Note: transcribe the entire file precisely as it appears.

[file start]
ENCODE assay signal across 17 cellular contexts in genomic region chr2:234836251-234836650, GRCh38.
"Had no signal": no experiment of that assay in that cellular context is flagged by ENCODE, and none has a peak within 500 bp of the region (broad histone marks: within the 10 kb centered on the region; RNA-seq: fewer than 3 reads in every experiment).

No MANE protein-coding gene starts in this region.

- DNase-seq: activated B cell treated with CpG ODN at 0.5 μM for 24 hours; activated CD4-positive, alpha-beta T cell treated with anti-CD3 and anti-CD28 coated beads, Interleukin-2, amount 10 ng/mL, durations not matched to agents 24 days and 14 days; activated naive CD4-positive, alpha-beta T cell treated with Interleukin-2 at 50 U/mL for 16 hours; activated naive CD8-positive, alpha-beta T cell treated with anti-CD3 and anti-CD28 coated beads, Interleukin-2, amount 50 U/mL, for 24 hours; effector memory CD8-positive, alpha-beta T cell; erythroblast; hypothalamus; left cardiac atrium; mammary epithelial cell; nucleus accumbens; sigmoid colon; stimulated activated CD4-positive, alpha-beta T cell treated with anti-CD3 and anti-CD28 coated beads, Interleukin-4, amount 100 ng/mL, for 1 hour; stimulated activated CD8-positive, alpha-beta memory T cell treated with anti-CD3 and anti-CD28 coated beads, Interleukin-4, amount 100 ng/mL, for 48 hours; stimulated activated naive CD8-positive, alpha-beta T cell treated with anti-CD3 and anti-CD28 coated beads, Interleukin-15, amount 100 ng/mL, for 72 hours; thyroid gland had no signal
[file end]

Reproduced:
ENCODE assay signal across 17 cellular contexts in genomic region chr2:234836251-234836650, GRCh38.
"Had no signal": no experiment of that assay in that cellular context is flagged by ENCODE, and none has a peak within 500 bp of the region (broad histone marks: within the 10 kb centered on the region; RNA-seq: fewer than 3 reads in every experiment).

No MANE protein-coding gene starts in this region.

- DNase-seq: activated B cell treated with CpG ODN at 0.5 μM for 24 hours; activated CD4-positive, alpha-beta T cell treated with anti-CD3 and anti-CD28 coated beads, Interleukin-2, amount 10 ng/mL, durations not matched to agents 24 days and 14 days; activated naive CD4-positive, alpha-beta T cell treated with Interleukin-2 at 50 U/mL for 16 hours; activated naive CD8-positive, alpha-beta T cell treated with anti-CD3 and anti-CD28 coated beads, Interleukin-2, amount 50 U/mL, for 24 hours; effector memory CD8-positive, alpha-beta T cell; erythroblast; hypothalamus; left cardiac atrium; mammary epithelial cell; nucleus accumbens; sigmoid colon; stimulated activated CD4-positive, alpha-beta T cell treated with anti-CD3 and anti-CD28 coated beads, Interleukin-4, amount 100 ng/mL, for 1 hour; stimulated activated CD8-positive, alpha-beta memory T cell treated with anti-CD3 and anti-CD28 coated beads, Interleukin-4, amount 100 ng/mL, for 48 hours; stimulated activated naive CD8-positive, alpha-beta T cell treated with anti-CD3 and anti-CD28 coated beads, Interleukin-15, amount 100 ng/mL, for 72 hours; thyroid gland had no signal